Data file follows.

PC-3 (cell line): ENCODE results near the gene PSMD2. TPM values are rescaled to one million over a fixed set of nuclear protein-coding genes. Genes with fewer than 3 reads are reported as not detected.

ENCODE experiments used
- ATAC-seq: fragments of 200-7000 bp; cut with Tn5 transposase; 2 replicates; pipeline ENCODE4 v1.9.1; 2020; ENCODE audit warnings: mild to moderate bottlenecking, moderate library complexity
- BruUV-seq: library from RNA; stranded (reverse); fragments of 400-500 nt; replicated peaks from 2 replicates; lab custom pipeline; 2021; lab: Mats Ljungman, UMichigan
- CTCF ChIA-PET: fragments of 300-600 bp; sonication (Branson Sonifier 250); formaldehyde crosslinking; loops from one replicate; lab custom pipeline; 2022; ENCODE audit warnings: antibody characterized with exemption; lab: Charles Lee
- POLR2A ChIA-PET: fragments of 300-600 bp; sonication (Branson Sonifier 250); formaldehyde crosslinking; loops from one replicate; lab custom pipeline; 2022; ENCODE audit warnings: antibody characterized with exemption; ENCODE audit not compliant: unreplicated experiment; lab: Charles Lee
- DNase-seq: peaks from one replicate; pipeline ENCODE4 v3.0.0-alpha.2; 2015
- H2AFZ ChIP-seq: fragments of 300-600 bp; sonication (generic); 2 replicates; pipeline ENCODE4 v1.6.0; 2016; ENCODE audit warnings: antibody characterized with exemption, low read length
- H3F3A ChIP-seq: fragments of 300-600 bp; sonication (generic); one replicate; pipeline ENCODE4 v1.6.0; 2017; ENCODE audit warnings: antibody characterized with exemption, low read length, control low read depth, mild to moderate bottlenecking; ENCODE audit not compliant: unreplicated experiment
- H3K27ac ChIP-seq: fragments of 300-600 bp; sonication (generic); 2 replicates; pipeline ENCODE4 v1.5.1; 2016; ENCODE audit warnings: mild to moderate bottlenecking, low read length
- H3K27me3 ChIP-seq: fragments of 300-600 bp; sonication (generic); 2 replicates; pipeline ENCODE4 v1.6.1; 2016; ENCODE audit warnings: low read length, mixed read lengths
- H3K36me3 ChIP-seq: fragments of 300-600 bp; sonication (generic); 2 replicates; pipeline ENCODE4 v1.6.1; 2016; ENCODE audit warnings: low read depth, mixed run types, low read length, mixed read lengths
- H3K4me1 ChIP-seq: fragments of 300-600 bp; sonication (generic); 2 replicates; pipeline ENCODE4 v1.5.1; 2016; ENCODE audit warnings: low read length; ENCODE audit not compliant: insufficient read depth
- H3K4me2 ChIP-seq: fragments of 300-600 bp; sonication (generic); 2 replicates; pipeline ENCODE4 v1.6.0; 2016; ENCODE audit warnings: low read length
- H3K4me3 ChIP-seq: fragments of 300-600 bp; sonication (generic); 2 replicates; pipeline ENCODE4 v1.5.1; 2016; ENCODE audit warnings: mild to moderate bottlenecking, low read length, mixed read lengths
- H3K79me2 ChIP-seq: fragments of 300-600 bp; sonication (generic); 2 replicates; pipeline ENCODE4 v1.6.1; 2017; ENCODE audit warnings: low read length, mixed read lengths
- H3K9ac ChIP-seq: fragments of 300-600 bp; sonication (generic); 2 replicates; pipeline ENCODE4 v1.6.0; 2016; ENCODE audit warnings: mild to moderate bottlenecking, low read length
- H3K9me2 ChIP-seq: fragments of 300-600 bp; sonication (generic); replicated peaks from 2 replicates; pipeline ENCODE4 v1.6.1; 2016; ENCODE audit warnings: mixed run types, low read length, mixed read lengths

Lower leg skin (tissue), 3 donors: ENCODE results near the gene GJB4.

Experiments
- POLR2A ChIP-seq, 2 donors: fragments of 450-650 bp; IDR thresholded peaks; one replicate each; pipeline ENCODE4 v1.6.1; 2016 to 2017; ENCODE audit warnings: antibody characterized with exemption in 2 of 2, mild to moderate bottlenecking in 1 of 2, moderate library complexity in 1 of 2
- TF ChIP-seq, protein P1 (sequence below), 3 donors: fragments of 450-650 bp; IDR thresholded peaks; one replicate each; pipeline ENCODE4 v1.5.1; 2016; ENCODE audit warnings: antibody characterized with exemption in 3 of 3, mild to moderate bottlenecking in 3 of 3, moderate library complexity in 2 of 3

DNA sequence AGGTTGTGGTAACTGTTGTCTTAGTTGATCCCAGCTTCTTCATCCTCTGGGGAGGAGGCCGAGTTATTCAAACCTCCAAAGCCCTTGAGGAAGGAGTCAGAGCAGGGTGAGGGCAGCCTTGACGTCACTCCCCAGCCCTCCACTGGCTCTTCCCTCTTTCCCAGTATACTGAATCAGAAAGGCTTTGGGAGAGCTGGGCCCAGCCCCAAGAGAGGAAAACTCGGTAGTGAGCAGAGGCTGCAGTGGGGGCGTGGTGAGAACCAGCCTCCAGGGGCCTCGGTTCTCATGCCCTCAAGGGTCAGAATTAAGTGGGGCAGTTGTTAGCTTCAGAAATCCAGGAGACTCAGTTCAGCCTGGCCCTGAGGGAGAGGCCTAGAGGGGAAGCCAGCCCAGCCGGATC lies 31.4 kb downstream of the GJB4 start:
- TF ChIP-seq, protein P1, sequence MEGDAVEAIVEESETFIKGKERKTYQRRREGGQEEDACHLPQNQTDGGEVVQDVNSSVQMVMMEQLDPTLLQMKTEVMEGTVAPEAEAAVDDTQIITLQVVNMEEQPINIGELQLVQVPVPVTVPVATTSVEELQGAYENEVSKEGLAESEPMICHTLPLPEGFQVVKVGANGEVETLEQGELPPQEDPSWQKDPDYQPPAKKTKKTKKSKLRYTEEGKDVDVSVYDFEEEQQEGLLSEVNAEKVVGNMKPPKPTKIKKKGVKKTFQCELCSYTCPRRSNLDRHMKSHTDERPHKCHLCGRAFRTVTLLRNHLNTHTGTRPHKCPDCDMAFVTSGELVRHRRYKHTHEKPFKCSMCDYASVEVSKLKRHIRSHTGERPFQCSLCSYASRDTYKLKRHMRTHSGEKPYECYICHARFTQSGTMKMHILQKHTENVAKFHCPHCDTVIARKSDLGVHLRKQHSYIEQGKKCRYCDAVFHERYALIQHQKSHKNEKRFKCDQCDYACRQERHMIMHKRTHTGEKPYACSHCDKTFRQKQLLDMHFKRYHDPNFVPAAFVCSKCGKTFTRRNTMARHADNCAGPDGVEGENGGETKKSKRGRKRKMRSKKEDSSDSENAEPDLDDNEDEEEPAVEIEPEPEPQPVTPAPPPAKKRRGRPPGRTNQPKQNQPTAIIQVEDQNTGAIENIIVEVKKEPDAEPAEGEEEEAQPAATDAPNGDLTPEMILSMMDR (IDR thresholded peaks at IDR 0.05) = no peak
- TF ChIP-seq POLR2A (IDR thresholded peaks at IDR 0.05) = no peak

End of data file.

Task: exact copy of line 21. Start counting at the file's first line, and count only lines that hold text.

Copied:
- POLR2A ChIP-seq, 2 donors: fragments of 450-650 bp; IDR thresholded peaks; one replicate each; pipeline ENCODE4 v1.6.1; 2016 to 2017; ENCODE audit warnings: antibody characterized with exemption in 2 of 2, mild to moderate bottlenecking in 1 of 2, moderate library complexity in 1 of 2